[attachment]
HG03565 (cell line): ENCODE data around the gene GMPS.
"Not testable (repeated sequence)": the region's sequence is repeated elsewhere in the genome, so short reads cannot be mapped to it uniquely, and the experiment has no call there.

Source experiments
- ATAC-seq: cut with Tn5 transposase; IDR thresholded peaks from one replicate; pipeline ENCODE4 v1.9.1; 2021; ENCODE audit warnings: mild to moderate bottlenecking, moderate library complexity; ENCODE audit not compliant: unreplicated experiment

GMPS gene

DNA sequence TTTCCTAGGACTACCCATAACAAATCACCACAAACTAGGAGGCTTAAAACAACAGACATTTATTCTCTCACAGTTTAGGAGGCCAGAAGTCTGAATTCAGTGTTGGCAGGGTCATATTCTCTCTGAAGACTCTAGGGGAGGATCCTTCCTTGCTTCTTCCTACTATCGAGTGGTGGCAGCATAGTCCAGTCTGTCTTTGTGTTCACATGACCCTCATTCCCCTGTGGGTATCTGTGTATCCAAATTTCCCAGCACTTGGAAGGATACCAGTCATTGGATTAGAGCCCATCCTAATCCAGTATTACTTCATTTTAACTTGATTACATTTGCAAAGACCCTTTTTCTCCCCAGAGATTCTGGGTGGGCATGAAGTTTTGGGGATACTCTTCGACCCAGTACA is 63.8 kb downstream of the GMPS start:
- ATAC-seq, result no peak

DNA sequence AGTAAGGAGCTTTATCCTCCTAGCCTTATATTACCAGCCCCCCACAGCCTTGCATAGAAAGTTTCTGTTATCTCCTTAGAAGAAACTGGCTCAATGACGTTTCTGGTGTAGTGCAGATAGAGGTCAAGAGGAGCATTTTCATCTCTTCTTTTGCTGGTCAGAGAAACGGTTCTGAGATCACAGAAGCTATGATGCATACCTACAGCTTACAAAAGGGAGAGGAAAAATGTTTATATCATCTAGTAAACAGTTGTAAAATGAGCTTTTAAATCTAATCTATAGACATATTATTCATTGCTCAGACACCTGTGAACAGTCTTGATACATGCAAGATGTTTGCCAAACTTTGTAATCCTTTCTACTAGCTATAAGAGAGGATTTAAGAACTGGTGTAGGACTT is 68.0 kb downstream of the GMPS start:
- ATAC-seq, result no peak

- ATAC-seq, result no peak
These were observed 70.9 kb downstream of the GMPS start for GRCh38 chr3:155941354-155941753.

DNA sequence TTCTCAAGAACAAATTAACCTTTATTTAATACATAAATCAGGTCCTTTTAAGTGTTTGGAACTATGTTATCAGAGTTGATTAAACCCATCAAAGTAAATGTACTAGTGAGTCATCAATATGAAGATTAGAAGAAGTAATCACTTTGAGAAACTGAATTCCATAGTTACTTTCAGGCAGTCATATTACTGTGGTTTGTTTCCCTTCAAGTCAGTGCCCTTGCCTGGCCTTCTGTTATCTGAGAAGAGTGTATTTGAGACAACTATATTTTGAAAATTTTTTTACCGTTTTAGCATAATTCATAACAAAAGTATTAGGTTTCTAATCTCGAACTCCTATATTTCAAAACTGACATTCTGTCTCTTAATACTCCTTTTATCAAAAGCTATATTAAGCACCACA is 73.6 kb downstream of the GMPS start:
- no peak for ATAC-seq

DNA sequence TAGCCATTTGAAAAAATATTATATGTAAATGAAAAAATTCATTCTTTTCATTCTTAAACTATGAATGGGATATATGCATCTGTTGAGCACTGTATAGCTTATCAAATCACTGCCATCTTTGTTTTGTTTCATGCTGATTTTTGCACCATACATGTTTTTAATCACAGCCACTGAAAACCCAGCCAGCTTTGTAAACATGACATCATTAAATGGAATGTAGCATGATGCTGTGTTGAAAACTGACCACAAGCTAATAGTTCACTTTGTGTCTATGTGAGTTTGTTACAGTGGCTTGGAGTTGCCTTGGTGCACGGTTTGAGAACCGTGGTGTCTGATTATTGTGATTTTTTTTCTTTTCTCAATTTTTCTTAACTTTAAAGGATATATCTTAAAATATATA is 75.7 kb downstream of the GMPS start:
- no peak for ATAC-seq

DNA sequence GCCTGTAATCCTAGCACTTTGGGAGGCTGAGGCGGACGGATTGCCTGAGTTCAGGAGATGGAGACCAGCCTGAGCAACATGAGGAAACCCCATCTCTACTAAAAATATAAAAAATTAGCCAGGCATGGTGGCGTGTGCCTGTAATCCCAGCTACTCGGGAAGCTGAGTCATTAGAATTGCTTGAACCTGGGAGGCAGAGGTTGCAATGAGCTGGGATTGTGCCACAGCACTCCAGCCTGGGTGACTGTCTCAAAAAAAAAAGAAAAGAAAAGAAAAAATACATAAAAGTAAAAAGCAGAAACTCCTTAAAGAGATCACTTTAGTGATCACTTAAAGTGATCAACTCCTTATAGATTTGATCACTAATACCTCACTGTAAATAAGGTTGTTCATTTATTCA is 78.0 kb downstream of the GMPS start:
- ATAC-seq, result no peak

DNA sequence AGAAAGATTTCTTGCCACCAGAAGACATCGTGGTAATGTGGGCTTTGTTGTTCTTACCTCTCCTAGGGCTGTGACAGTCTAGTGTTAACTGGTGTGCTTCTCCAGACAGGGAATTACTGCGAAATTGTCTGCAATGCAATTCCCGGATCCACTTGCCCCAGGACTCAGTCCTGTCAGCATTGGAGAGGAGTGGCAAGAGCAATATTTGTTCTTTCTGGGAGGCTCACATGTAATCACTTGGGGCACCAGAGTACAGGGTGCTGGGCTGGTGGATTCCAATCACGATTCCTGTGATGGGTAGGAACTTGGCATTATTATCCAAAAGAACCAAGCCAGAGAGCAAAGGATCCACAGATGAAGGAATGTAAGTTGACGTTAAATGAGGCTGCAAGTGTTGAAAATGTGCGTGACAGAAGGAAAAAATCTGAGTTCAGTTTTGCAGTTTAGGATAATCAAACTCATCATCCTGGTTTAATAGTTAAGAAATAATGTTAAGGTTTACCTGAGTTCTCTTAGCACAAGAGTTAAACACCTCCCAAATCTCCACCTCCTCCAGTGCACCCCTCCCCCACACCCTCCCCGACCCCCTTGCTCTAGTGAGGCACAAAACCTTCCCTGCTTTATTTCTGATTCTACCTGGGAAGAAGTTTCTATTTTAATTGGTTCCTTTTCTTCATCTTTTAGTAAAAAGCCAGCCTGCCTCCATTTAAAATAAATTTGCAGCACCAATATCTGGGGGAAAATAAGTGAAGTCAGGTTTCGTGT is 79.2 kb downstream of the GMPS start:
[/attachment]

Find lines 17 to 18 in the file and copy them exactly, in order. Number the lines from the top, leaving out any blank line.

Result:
- ATAC-seq, result no peak

DNA sequence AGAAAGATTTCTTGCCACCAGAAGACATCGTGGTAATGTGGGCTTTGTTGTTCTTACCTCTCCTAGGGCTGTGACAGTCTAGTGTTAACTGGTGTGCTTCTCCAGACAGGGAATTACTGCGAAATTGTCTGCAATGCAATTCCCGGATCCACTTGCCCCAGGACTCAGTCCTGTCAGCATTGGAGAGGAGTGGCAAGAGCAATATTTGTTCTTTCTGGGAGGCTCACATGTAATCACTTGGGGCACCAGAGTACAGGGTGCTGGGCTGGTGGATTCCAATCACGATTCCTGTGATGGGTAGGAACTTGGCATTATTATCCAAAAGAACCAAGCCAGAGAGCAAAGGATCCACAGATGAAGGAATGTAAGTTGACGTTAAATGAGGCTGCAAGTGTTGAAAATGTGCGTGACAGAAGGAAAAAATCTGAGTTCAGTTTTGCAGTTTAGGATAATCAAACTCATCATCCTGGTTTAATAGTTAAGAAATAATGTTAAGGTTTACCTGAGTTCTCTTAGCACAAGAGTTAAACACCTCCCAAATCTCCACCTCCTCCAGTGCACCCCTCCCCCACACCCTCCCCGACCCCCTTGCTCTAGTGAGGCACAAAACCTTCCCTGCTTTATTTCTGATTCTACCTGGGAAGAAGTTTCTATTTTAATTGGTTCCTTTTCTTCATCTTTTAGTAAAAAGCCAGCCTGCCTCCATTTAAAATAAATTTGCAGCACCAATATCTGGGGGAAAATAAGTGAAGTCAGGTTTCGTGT is 79.2 kb downstream of the GMPS start: